With stress, the mind and the body are intrinsically linked. You can view stress as something that is wreaking havoc on your body (and it can) or as something that is giving you the strength and energy to overcome adversity.
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Regular exposure to stress in small quantities can prepare us to handle a big stressful event in our lives. Prepare yourself for stress by self-education about the stressful event, by doing some physically stressful activities like completing a marathon, or something you dread, like giving a speech.
Repeated exposure to mildly stressful conditions can alter your body’s biological response to stress, making you manage stress in a better way.
Socially stressful programs and activities like:
have skill-building, uncomfortable situations by design, that help kids and adults incorporate social and intellectual abilities.
Resilience is our ability to 'bounce back' from difficult experiences. There are several ways to practice it:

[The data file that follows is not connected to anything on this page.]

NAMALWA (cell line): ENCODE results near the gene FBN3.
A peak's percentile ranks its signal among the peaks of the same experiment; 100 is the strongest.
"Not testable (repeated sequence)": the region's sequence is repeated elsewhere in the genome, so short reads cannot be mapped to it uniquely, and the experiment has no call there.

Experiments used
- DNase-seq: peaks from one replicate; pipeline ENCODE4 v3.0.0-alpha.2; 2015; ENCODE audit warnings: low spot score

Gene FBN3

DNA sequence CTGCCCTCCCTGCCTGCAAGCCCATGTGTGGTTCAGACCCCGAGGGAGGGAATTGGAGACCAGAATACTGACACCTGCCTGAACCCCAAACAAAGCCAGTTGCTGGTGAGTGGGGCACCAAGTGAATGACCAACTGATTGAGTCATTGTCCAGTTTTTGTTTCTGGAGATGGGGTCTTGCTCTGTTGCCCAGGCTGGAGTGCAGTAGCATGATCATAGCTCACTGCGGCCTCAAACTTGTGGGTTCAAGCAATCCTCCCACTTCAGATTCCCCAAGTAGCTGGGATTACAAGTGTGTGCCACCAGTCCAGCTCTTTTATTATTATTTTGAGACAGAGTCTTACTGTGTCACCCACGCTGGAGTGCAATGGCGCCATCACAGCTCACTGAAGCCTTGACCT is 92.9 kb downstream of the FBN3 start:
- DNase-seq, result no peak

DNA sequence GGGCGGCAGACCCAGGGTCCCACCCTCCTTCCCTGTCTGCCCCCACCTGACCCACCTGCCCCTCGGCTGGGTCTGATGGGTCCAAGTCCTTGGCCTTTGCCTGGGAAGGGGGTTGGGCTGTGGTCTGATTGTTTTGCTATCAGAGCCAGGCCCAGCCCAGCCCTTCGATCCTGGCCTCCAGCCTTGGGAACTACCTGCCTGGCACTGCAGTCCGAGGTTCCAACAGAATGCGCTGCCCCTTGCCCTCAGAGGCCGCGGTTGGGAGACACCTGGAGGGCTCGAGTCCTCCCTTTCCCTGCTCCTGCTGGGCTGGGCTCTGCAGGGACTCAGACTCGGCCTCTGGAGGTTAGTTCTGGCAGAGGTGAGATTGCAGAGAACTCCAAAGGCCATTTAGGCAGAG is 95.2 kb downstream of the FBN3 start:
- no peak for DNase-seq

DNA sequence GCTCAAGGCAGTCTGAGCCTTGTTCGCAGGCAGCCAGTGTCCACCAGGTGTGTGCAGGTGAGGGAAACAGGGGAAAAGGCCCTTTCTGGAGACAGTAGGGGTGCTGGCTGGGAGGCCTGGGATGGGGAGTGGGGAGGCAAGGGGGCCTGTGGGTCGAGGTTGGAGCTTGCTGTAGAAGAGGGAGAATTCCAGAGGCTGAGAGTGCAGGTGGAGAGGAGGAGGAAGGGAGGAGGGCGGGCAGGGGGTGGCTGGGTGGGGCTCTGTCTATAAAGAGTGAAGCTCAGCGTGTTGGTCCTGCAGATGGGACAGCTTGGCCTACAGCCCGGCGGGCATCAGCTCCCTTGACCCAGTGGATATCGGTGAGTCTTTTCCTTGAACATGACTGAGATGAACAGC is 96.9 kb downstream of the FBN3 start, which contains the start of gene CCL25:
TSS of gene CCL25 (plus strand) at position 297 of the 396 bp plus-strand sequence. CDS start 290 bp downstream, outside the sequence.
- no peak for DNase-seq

Consistent exercise helps in handling stress by:
Our mind may be the key tool in handling stress. And it needs rest to recover and handle the stressful situation in a better way.
Sudden and acute stress can shutdown our appetite temporarily as a stress-response mechanism, but chronic stress (anxiety, worry) can increase our appetite.
Mindful eating, which involves eating slowly and relishing every bite, while being aware of the food that is going in us, is extremely important. Be present in the moment and savor the food you're eating.
While some stress is essential for human function, chronic stress creates a cascade of physical changes throughout your body:
Committed couples do have more sex than everyone else. But Americans who are not having that much physical intimacy are just as happy as their more active counterparts.
Sexual frequency declines 3.2 percent a year after the age of 25. But the good news is that what married couples lack in quantity they make up for in quality. *
Progressive muscle relaxation involves relaxing all the muscles in your body, group by group. to practice you can start with a few deep breaths.
Then, practice tightening and relaxing each muscle group, starting with your forehead and moving down to your toes.
With practice, you'll learn to recognize tension and tightness in your muscles and you'll be able to relax more easily. Each time you practice, however, you should experience a feeling of relaxation sweeping through your body.